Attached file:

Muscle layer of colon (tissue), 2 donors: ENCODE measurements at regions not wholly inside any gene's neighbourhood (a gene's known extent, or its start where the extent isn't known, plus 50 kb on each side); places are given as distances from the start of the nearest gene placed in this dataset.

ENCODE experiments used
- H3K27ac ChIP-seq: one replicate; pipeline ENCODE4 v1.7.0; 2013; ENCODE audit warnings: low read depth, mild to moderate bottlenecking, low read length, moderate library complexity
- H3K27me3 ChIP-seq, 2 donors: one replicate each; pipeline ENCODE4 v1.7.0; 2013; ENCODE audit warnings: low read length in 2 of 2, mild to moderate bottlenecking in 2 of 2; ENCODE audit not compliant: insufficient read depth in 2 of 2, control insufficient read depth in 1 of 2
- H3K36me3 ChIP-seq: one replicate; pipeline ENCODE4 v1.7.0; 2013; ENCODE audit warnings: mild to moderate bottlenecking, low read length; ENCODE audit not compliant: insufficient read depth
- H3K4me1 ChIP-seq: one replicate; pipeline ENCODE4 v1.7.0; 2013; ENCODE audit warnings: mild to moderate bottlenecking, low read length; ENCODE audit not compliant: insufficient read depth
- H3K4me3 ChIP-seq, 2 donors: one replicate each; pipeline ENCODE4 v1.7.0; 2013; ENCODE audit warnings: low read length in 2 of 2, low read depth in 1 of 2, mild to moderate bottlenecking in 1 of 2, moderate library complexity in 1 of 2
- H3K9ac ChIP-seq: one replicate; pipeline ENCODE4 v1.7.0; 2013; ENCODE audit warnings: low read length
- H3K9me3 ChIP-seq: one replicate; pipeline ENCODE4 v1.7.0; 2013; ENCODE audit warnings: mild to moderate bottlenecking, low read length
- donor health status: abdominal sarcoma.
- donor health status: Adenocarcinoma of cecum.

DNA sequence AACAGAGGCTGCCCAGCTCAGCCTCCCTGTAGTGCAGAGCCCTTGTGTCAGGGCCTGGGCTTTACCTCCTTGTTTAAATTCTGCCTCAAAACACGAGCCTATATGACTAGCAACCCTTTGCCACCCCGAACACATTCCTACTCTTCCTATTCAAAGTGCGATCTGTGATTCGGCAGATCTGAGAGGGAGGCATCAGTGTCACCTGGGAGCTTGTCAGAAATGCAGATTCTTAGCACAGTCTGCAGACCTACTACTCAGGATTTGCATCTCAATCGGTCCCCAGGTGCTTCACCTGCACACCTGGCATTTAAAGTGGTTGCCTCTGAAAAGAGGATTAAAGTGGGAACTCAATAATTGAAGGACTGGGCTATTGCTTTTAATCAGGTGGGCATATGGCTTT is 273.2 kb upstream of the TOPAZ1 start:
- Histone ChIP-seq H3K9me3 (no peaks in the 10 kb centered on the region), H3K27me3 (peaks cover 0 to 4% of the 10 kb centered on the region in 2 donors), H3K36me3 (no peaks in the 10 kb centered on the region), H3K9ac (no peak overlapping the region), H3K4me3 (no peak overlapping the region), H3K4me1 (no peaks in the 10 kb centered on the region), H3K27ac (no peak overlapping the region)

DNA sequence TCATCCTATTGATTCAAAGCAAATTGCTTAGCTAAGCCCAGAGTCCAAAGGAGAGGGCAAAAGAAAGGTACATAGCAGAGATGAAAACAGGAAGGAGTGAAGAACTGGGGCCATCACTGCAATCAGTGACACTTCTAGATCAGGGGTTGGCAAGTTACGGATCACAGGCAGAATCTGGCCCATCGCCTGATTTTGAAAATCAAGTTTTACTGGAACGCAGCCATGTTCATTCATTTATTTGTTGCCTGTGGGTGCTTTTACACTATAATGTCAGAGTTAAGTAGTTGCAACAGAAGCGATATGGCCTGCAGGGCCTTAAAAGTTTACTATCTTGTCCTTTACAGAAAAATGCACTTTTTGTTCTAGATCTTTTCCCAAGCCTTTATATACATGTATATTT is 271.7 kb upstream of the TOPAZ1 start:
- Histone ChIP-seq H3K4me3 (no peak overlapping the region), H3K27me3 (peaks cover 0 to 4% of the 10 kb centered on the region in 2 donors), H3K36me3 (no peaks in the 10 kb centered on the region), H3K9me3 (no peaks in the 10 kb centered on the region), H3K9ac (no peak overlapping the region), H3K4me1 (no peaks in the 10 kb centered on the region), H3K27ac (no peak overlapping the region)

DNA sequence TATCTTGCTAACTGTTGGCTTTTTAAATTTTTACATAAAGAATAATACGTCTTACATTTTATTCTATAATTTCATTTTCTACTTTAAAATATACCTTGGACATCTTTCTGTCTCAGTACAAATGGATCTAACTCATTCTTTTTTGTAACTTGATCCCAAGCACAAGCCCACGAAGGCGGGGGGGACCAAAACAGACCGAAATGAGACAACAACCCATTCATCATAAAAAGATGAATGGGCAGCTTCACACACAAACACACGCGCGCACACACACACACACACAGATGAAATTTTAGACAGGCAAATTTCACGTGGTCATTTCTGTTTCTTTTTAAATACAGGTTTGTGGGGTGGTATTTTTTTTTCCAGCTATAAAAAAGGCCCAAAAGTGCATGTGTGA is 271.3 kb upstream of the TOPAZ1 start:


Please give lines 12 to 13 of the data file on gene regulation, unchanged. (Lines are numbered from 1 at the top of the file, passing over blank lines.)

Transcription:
DNA sequence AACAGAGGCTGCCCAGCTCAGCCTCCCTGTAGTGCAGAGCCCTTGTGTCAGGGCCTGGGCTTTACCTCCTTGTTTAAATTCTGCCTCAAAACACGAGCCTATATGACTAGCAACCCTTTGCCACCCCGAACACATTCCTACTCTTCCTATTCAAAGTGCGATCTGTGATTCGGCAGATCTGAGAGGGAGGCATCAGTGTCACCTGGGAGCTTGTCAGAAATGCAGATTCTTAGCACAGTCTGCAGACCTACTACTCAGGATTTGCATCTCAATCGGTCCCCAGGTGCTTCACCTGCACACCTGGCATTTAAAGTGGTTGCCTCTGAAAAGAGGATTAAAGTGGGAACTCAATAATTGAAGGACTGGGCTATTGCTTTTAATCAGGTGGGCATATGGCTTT is 273.2 kb upstream of the TOPAZ1 start:
- Histone ChIP-seq H3K9me3 (no peaks in the 10 kb centered on the region), H3K27me3 (peaks cover 0 to 4% of the 10 kb centered on the region in 2 donors), H3K36me3 (no peaks in the 10 kb centered on the region), H3K9ac (no peak overlapping the region), H3K4me3 (no peak overlapping the region), H3K4me1 (no peaks in the 10 kb centered on the region), H3K27ac (no peak overlapping the region)